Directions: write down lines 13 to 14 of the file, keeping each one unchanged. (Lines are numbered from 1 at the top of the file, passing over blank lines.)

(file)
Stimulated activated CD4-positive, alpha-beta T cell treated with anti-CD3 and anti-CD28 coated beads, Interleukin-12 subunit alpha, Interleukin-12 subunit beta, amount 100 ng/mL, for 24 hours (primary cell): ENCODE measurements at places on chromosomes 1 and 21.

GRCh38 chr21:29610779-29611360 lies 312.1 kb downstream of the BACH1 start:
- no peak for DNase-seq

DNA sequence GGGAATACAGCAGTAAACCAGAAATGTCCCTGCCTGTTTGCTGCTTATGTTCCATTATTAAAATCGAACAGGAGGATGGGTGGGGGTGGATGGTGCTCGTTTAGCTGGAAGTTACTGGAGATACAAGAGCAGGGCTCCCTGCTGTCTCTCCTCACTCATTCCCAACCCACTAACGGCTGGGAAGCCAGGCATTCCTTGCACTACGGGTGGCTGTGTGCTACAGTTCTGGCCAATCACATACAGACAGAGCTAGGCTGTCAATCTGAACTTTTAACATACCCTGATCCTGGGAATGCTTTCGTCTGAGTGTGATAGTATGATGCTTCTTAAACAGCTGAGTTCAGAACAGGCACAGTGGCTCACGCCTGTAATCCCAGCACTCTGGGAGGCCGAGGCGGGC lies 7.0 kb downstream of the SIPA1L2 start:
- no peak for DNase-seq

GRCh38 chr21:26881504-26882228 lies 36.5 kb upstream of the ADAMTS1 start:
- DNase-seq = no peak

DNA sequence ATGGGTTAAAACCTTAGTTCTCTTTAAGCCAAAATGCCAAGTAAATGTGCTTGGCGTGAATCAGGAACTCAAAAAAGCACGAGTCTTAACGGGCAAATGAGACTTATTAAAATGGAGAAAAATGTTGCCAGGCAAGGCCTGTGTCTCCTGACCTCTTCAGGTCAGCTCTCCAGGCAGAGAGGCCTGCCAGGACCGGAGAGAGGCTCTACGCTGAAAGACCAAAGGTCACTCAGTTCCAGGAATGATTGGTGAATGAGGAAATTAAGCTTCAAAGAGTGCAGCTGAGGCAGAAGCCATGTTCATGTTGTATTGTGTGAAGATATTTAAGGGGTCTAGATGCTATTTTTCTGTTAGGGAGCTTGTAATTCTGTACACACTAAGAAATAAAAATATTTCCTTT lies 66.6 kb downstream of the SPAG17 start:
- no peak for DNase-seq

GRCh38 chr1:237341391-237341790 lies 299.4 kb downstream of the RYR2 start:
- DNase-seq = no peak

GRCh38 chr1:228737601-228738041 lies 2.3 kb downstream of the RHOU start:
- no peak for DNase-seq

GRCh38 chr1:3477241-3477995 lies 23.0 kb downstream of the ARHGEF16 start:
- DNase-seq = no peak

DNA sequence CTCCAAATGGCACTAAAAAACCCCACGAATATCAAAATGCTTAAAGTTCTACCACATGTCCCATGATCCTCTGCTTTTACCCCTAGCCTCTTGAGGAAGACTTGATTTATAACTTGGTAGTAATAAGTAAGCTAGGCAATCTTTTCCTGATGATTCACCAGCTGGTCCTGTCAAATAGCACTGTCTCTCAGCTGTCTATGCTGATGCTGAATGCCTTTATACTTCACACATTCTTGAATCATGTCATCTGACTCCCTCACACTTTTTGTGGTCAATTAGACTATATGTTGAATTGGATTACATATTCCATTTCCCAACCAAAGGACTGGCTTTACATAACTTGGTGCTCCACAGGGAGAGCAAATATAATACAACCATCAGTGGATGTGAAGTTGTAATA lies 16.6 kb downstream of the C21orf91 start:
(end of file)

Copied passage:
- no peak for DNase-seq

GRCh38 chr1:3477241-3477995 lies 23.0 kb downstream of the ARHGEF16 start: